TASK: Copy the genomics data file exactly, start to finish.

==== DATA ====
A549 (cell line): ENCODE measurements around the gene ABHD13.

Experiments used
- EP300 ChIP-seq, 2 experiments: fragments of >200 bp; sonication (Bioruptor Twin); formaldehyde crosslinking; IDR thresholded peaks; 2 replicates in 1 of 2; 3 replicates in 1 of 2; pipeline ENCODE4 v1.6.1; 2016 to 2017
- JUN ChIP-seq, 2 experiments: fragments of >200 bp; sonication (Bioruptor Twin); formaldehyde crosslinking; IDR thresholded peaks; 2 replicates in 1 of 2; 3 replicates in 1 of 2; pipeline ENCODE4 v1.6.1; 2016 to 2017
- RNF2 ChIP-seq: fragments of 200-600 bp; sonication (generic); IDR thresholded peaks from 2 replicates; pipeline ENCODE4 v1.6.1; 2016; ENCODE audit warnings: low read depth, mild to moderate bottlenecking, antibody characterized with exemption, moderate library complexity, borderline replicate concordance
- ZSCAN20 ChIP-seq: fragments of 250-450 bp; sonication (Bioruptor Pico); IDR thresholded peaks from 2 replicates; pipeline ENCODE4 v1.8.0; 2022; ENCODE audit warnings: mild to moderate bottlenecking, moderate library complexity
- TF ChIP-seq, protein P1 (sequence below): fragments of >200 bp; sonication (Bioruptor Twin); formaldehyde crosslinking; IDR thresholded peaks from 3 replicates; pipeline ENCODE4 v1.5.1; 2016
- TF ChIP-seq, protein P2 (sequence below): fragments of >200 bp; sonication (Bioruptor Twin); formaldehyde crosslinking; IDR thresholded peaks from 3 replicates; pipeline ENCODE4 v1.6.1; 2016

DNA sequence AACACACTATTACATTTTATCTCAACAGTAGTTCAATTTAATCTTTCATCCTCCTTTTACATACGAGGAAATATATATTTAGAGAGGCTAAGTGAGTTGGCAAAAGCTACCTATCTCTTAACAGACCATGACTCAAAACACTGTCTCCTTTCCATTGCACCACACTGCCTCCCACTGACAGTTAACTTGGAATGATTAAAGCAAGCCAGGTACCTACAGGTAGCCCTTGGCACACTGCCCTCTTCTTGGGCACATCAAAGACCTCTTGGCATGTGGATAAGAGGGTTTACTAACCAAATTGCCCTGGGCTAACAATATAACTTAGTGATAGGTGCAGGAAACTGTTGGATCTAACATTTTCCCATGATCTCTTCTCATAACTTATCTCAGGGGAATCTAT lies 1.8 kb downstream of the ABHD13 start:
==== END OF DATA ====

A549 (cell line): ENCODE measurements around the gene ABHD13.

Experiments used
- EP300 ChIP-seq, 2 experiments: fragments of >200 bp; sonication (Bioruptor Twin); formaldehyde crosslinking; IDR thresholded peaks; 2 replicates in 1 of 2; 3 replicates in 1 of 2; pipeline ENCODE4 v1.6.1; 2016 to 2017
- JUN ChIP-seq, 2 experiments: fragments of >200 bp; sonication (Bioruptor Twin); formaldehyde crosslinking; IDR thresholded peaks; 2 replicates in 1 of 2; 3 replicates in 1 of 2; pipeline ENCODE4 v1.6.1; 2016 to 2017
- RNF2 ChIP-seq: fragments of 200-600 bp; sonication (generic); IDR thresholded peaks from 2 replicates; pipeline ENCODE4 v1.6.1; 2016; ENCODE audit warnings: low read depth, mild to moderate bottlenecking, antibody characterized with exemption, moderate library complexity, borderline replicate concordance
- ZSCAN20 ChIP-seq: fragments of 250-450 bp; sonication (Bioruptor Pico); IDR thresholded peaks from 2 replicates; pipeline ENCODE4 v1.8.0; 2022; ENCODE audit warnings: mild to moderate bottlenecking, moderate library complexity
- TF ChIP-seq, protein P1 (sequence below): fragments of >200 bp; sonication (Bioruptor Twin); formaldehyde crosslinking; IDR thresholded peaks from 3 replicates; pipeline ENCODE4 v1.5.1; 2016
- TF ChIP-seq, protein P2 (sequence below): fragments of >200 bp; sonication (Bioruptor Twin); formaldehyde crosslinking; IDR thresholded peaks from 3 replicates; pipeline ENCODE4 v1.6.1; 2016

DNA sequence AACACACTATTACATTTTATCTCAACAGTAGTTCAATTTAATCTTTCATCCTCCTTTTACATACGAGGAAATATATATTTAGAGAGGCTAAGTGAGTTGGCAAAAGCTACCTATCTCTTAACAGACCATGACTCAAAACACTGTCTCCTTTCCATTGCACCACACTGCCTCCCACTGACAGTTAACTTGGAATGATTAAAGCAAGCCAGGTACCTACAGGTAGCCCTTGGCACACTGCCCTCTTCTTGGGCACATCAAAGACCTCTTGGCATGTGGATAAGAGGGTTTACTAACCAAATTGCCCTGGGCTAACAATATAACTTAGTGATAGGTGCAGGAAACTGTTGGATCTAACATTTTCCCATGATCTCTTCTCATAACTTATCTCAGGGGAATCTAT lies 1.8 kb downstream of the ABHD13 start: